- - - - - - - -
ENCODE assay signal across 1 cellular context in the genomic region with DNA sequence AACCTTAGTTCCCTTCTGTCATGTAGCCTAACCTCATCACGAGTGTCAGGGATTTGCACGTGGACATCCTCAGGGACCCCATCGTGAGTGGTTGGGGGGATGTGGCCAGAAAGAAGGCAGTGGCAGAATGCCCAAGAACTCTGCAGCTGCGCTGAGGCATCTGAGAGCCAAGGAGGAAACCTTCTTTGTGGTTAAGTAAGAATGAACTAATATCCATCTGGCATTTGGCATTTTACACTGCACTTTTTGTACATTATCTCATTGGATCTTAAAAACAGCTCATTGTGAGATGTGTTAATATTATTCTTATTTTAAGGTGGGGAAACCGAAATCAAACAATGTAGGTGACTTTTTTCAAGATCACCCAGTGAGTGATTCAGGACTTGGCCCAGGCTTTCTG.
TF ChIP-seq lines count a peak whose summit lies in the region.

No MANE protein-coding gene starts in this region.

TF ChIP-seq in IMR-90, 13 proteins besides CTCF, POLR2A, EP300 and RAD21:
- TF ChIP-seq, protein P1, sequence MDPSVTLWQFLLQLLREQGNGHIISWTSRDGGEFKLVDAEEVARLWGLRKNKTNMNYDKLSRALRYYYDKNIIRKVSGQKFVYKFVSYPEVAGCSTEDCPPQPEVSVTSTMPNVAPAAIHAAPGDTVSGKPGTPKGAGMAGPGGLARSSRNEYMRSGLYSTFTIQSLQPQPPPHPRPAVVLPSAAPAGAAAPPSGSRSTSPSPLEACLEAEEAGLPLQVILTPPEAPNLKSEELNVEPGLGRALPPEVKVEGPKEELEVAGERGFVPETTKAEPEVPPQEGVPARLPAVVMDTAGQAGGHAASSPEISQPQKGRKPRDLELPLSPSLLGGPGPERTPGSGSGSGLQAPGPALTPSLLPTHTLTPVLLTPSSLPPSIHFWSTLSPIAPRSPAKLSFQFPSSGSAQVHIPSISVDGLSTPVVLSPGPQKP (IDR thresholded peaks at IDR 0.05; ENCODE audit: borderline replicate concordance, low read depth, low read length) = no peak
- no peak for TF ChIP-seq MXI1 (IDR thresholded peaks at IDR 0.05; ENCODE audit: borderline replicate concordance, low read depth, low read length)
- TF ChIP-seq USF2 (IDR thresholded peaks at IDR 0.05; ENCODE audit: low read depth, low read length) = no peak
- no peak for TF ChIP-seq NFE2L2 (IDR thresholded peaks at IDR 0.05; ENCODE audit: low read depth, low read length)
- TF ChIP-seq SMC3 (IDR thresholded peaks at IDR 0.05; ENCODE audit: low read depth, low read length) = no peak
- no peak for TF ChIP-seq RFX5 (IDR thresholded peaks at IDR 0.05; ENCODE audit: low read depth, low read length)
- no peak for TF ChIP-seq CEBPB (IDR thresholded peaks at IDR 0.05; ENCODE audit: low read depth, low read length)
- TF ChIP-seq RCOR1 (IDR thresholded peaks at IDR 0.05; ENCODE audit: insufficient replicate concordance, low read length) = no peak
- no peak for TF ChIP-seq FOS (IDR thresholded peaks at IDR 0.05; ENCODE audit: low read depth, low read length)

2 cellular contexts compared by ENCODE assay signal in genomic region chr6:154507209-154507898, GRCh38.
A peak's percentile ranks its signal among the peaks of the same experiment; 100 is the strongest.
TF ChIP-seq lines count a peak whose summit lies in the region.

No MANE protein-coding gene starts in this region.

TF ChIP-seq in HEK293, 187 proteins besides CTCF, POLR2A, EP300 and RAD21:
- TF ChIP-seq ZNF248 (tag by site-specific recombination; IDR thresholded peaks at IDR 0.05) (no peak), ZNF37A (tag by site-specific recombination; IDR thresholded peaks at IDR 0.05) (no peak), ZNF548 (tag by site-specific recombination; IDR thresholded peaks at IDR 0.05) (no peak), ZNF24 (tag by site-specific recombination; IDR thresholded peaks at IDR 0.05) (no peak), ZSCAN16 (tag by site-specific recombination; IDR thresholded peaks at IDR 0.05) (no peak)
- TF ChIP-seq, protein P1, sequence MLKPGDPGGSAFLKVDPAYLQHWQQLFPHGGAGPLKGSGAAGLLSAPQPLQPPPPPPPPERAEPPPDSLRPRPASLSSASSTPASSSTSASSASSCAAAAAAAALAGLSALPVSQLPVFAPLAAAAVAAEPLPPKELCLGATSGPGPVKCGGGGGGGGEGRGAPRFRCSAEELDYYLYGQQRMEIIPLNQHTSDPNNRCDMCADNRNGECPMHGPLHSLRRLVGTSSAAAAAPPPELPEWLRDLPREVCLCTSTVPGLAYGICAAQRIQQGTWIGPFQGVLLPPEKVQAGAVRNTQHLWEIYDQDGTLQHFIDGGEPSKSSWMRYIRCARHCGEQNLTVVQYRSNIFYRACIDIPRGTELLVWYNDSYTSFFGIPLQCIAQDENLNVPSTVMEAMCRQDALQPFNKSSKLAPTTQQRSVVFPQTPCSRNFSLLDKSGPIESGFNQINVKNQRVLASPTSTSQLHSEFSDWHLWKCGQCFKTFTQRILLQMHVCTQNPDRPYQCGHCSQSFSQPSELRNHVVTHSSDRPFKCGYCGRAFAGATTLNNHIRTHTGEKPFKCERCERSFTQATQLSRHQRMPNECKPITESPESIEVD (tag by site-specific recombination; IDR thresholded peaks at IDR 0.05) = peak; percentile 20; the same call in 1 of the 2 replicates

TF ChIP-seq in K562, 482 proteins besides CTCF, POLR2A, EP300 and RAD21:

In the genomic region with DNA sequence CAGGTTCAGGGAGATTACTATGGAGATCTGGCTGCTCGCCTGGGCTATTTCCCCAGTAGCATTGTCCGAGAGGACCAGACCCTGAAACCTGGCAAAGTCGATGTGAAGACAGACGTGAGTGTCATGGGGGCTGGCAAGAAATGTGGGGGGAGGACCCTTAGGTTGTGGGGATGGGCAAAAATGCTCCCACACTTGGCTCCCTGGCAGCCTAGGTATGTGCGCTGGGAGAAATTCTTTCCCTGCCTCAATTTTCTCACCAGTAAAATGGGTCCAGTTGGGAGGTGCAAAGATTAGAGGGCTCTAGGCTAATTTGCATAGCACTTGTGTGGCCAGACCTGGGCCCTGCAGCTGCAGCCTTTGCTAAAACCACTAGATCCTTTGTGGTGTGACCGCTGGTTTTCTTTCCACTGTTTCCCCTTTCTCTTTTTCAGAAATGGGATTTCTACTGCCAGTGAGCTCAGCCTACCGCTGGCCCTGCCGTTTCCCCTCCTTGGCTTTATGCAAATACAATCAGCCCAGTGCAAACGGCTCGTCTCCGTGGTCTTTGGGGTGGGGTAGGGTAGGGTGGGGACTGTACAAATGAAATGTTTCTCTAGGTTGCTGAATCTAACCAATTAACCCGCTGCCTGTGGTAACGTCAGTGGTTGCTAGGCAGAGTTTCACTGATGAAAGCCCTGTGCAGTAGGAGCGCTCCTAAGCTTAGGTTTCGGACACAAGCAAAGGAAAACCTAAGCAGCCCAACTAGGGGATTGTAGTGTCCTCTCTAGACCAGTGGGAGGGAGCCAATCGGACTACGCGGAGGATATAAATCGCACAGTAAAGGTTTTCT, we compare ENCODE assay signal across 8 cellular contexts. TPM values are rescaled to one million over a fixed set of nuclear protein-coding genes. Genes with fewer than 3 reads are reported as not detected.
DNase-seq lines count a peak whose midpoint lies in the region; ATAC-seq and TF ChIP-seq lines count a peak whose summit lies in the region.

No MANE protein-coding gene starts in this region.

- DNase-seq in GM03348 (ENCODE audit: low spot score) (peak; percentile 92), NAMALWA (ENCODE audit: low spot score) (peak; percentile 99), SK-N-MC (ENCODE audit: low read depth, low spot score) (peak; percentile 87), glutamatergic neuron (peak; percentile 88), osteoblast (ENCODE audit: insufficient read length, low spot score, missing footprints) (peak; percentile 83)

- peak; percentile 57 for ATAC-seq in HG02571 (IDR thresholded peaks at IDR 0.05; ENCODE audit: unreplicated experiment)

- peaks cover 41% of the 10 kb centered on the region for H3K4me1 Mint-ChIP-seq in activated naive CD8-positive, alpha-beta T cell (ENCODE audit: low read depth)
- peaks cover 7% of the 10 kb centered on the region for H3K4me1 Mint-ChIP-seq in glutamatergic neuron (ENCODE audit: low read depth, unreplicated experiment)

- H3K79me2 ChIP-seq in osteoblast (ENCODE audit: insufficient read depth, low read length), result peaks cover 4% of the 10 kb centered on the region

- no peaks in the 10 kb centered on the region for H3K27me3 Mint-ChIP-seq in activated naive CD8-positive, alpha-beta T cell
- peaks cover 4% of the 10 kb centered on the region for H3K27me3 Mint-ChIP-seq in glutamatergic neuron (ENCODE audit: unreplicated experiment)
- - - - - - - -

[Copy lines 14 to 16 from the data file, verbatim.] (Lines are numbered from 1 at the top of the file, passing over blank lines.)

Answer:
2 cellular contexts compared by ENCODE assay signal in genomic region chr6:154507209-154507898, GRCh38.
A peak's percentile ranks its signal among the peaks of the same experiment; 100 is the strongest.
TF ChIP-seq lines count a peak whose summit lies in the region.